Tubac Road Trip
by Jeff Atwell | photos by Fred Schmiedeskamp
Friends from out of state had been in town for two days. We checked in on their Instagram to see how things were going. They had traipsed through the Catalina foothills on a sunset horseback ride, conquered vertigo on the zip lines out in Oracle, and discovered prickly pear margaritas at their resort. By all accounts, they were having the quintessential Southern Arizona getaway.
We were on the agenda for day three, and said we’re taking them to Mexico. Or, just 20 miles shy of the border to Tubac. Mid-May in Southern Arizona means 100˚ is here or near. But on this blessed day, cloud cover and a forecasted high of 79˚ made us feel like school kids on a snow day.
Good Fortune #1
Ten miles south of Tucson, Mission San Xavier creates a bright white pop just off I-19. We pulled in right at 11am. Mass had started and there was just enough room at the back of the mission to step in and get a look at the statues and murals inside the oldest European structure in Arizona, without disrupting the service.
We walked the grounds and got some pictures of the Spanish Colonial architecture and cactus gardens in full bloom. On the way back to the car, the Tohono O’odham frybread stand and curious ground squirrels provided two more things our friends from the East Coast had never seen.
Good Fortune #2
We had wanted to have lunch at Elvira’s, a 90-year-old restaurant from Mexico with satellites in Tubac and Tucson. All morning I had been thinking about their mole poblano. But it was Sunday and we were hunting food at lunchtime without a reservation.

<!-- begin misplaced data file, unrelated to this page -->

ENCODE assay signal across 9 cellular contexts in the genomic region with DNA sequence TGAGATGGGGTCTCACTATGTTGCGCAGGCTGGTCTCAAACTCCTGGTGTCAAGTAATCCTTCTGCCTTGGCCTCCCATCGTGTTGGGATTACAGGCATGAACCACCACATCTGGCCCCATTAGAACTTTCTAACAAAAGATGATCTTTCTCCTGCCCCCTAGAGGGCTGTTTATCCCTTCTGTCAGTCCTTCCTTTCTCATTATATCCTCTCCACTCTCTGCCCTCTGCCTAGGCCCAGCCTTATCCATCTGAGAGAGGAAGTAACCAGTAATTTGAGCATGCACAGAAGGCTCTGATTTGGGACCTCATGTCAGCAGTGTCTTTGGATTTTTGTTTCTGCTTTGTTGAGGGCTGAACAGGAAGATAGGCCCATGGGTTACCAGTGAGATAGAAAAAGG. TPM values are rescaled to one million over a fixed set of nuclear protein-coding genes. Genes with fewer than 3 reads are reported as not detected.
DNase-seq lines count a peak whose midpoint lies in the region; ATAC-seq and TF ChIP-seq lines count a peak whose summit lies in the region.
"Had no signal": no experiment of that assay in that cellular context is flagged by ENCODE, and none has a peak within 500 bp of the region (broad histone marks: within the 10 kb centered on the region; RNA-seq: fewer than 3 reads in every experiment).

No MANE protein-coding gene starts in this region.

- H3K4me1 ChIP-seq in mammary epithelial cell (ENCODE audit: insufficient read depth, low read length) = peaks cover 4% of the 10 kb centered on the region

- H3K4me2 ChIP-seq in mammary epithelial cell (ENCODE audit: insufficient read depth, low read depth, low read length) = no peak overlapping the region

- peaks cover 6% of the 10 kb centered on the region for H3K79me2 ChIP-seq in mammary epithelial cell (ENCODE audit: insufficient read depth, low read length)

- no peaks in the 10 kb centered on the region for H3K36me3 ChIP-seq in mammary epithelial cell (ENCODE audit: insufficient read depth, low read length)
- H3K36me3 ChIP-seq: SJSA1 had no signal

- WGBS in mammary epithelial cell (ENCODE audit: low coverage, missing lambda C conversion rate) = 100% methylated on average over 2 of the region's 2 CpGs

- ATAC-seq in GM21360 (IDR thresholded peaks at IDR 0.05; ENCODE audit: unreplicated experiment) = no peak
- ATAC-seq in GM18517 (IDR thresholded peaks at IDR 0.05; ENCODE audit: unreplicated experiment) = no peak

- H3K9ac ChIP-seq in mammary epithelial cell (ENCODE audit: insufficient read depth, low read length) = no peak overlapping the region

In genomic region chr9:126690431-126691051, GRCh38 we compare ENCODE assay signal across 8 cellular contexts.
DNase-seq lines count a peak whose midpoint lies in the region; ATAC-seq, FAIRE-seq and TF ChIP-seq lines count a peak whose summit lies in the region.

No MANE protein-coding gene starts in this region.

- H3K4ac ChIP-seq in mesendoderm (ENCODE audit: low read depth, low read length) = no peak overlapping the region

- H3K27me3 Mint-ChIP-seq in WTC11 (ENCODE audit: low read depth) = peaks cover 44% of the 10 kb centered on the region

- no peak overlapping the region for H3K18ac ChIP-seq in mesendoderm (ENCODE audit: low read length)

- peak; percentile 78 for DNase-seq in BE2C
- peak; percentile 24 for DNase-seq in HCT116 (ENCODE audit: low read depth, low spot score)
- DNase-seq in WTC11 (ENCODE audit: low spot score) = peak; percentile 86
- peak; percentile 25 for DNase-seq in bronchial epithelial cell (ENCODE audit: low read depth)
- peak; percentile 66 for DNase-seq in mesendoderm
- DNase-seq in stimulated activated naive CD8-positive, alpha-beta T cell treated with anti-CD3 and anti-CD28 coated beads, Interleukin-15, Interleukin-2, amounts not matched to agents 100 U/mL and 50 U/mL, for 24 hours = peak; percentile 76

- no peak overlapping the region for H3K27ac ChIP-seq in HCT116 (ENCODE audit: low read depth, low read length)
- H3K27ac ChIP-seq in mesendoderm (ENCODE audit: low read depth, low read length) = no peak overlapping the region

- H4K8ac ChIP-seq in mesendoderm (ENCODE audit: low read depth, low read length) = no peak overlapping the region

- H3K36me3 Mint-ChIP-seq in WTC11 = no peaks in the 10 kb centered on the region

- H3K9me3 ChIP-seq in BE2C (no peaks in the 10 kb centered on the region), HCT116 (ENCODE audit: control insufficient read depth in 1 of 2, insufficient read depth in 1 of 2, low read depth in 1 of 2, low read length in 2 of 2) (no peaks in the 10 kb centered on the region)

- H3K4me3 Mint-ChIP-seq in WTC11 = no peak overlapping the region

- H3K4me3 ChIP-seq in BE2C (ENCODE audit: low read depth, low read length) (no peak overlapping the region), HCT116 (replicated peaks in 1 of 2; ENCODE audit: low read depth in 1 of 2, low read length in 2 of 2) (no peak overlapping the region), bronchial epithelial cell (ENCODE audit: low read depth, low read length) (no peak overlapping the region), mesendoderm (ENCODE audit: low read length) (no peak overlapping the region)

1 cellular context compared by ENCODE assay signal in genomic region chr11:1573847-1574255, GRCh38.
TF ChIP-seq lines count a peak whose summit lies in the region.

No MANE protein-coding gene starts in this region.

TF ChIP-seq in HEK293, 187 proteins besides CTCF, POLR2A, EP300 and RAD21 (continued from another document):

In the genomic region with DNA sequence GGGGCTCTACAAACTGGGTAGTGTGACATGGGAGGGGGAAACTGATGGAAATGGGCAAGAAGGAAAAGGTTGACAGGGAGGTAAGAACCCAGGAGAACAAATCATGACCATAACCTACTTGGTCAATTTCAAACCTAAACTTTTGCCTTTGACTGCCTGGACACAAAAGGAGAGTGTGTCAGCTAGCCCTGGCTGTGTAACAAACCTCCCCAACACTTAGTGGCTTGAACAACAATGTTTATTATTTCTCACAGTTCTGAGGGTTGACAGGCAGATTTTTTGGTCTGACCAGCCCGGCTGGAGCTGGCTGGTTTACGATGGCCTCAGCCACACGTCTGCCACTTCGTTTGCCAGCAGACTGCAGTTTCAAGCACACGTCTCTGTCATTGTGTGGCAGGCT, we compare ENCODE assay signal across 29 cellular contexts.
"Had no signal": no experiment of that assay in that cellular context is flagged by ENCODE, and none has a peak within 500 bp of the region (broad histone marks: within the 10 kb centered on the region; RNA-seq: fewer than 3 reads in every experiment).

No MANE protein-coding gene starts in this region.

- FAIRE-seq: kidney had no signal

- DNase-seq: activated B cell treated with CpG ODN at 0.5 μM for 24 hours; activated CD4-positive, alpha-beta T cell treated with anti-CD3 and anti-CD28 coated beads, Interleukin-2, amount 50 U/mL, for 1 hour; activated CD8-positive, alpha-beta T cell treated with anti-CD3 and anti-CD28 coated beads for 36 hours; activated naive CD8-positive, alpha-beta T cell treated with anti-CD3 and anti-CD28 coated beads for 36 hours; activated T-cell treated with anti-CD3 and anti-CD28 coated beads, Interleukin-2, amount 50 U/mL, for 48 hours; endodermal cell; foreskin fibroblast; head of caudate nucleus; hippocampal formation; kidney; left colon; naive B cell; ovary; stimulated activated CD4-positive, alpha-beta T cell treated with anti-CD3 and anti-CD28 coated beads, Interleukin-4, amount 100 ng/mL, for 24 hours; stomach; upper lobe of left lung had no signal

When we found Habanero’s in another corner of the village of Tubac and snagged the last open table, we were back on our lucky streak. We started with a round of habanero mango margaritas and tore into a basket of chips with guacamole and salsa that was hot, hot, hot. After some hefty street tacos, we were back on our feet.
Good Fortune #3
Our covert motive for the Tubac trip came out when we started to stroll. Tubac’s shops sell art, jewelry, and all sorts of Mexican home decor. The last time we came down to Tubac, we wanted to get a tin star chandelier for the patio but could not decide on raw tin, patina, or painted. After stewing on it back home, we decided on yellow. Bright yellow.
As we popped in and out of import shops and art galleries, I tried to remember where that little place was that had the painted stars—down an alley off a side street, where the pavement turns to dirt. We walked through the village and searched many colorful shops before we found it. High gloss and cartoon yellow. And it was the last one!
Good Fortune #4
On the drive back to Tucson, a massive storm formed over the Catalinas. Our friends were used to rain, but not desert rain. We could see ribbons of downpour angling off the wall of grey that blocked out the mountain. We were barreling down 1-19 under a bright sky without a drop of rain on the road until we hit midtown.
We had hoped to stroll Fourth Avenue or the University of Arizona campus to show them a little more of our city, but everyone wanted to get back to the house and watch the storm from the patio. The yard smelled of wet creosote and the chill in the air was invigorating, the last we’d feel for a while. We hung the star, sat back, and watched the ground suck up the rain. When the storm let up, we asked what they’d like to do next and they chose another Southern Arizona phenomenon—they went back to their resort for a siesta.